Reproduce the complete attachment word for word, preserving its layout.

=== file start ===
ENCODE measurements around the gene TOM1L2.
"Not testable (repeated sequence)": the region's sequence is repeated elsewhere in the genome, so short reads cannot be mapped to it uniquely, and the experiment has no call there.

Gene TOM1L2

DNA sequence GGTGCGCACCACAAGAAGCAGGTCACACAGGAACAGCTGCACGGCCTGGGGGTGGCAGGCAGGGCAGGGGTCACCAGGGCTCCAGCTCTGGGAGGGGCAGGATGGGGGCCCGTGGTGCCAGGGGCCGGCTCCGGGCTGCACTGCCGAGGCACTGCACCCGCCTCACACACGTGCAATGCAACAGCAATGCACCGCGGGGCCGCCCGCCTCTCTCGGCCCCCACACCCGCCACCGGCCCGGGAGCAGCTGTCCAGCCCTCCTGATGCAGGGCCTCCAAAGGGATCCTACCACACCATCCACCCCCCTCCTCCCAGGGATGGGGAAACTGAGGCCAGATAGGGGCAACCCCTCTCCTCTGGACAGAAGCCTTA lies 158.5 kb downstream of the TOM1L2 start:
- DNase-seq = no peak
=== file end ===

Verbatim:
ENCODE measurements around the gene TOM1L2.
"Not testable (repeated sequence)": the region's sequence is repeated elsewhere in the genome, so short reads cannot be mapped to it uniquely, and the experiment has no call there.

Gene TOM1L2

DNA sequence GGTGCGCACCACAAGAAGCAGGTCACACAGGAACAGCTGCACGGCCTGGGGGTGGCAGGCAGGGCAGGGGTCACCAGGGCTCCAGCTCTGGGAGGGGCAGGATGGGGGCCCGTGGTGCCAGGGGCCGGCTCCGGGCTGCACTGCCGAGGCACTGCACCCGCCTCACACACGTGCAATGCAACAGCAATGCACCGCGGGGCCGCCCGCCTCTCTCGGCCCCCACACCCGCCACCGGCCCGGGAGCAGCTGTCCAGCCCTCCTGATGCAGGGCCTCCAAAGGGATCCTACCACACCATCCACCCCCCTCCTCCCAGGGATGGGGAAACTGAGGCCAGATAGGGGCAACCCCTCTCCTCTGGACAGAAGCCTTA lies 158.5 kb downstream of the TOM1L2 start:
- DNase-seq = no peak